Succession Planning: It Isn’t Just For Royalty
Some business topics get all the headlines, and get written and rewritten over and over. Yet others receive very little attention, even though they can be as important, or even more important than the hot topics of the day.
Succession planning is kind of managerial task that company owners and general managers roll their eyes at, shuffle off to the side, and ignore to go work on something more urgent or exciting.
Yet it’s critical. There’s always a need, metaphorically speaking, to have someone warming up in the bullpen to relieve your star player. If you don’t it can be catastrophic.
A perfect example of a worst case scenario recently happened to one of my customers. Over many years, as the company grew larger and more prosperous, the job roles of one of the senior members of the management team had evolved to take on more and more responsibility for the operations, logistics and inventory control of all the divisions of the company.
Being a driven, Type-A personality, as such managers often are, he worked tirelessly. He was on top of it all. And being driven and focused, he never subordinated or delegated any of his regular tasks to anyone else. He was, in a word, indispensable. Which is why it was such a shock when he passed away suddenly last year.
In addition to their grief over his passing, it dawned on the rest of the team that none of them knew how to do his job.
Believe it or not, none of the administrative and support staff had ever been tasked with logistics and inventory management.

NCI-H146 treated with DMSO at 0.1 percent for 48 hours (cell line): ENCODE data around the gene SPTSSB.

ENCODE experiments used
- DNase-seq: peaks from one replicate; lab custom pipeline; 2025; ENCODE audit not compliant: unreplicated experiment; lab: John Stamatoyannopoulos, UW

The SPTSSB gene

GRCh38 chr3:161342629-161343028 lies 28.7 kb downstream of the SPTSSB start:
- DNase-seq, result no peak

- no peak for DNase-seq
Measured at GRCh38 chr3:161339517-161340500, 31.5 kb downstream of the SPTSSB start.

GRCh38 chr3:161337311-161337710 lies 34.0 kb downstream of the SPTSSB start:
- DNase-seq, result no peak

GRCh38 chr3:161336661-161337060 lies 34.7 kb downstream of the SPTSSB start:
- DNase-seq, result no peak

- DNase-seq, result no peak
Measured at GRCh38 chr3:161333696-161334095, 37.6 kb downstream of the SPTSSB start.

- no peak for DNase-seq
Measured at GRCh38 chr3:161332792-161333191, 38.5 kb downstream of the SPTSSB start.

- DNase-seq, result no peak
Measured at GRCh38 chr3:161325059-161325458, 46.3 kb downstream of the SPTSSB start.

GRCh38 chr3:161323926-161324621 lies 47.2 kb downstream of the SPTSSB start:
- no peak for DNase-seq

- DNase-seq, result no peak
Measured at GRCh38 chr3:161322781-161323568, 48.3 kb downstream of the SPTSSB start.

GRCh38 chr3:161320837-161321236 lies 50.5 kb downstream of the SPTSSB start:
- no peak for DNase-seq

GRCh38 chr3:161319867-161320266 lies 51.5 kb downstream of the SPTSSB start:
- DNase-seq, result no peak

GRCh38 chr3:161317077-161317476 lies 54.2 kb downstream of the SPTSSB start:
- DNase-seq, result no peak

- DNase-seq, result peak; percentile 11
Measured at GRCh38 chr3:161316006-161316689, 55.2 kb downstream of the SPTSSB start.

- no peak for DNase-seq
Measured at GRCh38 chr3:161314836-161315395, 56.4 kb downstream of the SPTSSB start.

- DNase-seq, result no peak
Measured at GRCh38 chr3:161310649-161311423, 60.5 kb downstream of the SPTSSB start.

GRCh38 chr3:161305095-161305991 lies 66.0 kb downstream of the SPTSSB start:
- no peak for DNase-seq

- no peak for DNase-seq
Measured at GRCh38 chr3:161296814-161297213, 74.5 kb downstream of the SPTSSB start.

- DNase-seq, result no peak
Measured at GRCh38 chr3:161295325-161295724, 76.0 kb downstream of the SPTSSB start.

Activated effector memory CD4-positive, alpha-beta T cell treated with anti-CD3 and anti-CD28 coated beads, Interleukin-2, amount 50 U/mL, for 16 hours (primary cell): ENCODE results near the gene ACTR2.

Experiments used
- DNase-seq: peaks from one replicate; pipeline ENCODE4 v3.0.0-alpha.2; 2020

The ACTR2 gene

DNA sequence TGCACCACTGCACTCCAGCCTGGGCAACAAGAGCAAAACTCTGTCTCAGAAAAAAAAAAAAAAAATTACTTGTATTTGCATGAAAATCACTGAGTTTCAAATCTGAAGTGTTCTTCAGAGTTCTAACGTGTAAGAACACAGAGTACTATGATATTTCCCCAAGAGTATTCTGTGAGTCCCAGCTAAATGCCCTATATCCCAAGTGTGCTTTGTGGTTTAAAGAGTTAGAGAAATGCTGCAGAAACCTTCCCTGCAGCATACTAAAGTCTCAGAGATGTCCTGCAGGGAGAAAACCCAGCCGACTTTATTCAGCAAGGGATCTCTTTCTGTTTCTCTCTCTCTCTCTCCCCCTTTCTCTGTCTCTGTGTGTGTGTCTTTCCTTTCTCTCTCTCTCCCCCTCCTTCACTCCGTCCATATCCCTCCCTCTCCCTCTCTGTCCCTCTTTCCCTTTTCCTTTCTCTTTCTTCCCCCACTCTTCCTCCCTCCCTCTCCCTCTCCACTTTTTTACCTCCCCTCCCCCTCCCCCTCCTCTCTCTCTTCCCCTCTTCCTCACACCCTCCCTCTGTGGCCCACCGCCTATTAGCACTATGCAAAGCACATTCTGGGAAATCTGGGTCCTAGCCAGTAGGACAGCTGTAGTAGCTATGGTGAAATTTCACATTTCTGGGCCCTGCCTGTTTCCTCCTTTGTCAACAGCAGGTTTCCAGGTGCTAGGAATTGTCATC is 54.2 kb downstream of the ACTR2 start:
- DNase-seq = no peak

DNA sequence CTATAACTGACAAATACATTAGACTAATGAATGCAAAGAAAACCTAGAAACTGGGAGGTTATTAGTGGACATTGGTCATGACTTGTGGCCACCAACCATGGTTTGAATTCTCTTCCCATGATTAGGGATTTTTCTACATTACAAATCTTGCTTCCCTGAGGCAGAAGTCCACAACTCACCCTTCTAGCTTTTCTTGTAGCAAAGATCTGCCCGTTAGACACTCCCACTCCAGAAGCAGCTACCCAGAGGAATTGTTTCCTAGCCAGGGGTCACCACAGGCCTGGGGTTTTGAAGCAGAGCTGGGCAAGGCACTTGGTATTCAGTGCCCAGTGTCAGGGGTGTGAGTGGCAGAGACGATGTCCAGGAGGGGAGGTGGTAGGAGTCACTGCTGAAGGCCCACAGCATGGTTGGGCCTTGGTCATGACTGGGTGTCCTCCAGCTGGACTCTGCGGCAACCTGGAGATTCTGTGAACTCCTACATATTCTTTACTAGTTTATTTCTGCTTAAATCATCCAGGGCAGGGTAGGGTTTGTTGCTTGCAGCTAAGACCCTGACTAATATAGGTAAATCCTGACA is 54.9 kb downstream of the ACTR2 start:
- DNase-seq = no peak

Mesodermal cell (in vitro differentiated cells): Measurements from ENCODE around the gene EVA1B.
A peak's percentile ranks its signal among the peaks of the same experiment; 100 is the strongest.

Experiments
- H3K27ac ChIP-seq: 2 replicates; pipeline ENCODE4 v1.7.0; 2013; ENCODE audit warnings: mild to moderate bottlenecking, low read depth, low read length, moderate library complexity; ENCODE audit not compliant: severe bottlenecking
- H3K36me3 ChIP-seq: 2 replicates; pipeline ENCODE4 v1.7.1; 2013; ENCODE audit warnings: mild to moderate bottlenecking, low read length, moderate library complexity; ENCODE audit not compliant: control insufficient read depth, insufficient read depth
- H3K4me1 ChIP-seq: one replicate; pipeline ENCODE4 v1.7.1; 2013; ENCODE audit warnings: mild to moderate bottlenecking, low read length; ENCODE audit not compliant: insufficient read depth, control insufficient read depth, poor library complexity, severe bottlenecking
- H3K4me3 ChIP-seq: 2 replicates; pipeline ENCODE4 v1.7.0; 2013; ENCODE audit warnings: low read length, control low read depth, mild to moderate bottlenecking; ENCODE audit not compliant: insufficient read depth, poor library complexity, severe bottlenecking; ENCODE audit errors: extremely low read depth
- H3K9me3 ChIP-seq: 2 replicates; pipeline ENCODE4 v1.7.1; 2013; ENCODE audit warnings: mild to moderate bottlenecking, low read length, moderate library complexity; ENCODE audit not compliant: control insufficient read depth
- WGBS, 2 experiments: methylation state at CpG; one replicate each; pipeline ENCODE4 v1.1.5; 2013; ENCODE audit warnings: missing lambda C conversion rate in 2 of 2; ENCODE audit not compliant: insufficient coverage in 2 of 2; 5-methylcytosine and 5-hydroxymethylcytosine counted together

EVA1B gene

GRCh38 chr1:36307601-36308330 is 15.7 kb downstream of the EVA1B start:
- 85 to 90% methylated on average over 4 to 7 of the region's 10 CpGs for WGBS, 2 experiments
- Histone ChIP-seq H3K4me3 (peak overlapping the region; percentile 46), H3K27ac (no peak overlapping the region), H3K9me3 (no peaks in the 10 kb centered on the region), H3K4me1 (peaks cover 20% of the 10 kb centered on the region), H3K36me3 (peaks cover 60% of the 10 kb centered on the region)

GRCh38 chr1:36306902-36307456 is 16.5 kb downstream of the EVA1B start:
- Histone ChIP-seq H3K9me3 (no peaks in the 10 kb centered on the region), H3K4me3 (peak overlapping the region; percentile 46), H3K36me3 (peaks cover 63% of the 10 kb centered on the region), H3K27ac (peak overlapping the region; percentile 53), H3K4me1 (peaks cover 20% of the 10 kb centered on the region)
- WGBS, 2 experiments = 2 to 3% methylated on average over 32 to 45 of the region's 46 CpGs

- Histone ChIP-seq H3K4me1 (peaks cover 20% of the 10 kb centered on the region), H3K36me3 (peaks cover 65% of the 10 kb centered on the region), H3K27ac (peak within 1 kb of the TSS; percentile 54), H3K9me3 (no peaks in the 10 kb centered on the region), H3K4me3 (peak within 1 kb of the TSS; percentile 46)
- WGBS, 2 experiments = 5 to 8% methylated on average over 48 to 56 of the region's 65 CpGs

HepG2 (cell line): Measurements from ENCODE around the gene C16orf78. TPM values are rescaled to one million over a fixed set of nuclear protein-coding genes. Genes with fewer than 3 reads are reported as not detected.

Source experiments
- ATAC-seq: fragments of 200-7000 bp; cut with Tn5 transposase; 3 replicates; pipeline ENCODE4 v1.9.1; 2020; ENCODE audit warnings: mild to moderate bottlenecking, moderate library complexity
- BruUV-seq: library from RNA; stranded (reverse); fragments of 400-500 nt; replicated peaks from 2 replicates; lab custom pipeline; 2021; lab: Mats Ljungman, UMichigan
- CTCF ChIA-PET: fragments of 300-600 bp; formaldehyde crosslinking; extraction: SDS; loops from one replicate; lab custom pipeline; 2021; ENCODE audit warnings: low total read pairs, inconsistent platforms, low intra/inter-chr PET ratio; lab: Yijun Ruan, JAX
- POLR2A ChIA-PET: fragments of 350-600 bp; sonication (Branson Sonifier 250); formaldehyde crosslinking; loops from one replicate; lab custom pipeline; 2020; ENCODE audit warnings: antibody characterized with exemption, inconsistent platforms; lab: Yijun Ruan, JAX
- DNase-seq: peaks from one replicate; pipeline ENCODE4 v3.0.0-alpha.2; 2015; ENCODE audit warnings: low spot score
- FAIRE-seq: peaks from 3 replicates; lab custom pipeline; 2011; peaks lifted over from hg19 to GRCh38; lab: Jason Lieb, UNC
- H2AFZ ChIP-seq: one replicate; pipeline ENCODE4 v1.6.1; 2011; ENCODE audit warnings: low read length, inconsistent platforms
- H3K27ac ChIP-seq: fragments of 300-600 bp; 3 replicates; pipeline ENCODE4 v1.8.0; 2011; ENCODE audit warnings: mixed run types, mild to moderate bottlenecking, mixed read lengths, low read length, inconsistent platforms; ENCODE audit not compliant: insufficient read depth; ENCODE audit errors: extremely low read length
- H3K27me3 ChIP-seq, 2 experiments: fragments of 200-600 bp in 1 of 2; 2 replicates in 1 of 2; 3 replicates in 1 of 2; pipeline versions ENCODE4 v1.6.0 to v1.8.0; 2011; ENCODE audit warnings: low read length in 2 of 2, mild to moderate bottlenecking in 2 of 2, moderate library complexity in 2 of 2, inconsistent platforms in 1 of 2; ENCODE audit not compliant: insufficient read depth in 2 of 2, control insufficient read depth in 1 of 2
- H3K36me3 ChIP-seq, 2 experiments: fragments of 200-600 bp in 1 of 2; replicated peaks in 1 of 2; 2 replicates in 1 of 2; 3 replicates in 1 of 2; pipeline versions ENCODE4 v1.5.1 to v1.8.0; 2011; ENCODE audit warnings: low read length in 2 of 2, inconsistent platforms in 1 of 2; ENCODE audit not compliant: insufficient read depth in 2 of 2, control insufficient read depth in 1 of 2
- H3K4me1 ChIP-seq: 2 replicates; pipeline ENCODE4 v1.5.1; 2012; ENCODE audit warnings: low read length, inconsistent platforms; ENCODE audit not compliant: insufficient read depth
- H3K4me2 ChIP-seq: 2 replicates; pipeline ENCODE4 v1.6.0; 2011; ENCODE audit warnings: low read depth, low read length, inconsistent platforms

The other co-general manager’s duties were entirely focused on the front-end customer-facing side of the business, and he had to face the ugly fact that he knew literally nothing about the back end systems his peer had built over the years. And the company owner, who over the years had delegated more and more authority and responsibility to his two trusted managers had his own “OH CRAP!” moment when he realized he knew nothing about how to run his company any more.
As tragic and alarming as all this was, the reason I got involved is because they reached out to me and said, “None of us know how to place orders with you!” So I spent time coaching the management team and their office admin staff on how the interface between the two companies works.
I’m happy to say that my customer emerged from these trials stronger and wiser. As a result of their experience, they decentralized much of their management. The newly promoted operations general manager and the front end general manager have both delegated more of their day-to-day duties to office staff who have learned the system.
In the same way that they train up and develop store-level staff to become store managers, finally at head office, they’ve put training and processes in place so that office support staff understand the systems, and are able to do the operational parts of a manager’s job, and in the process identify future office managers for promotion. Now, with cross-training and delegation, no one person is indispensable.
In the same way that you design redundancy and serviceability into your AV systems, so too should you plan for training and development of your personnel, so that your people are able to fill in any sudden gaps in your organizational chart.
Do that, and you won’t be in for a big surprise.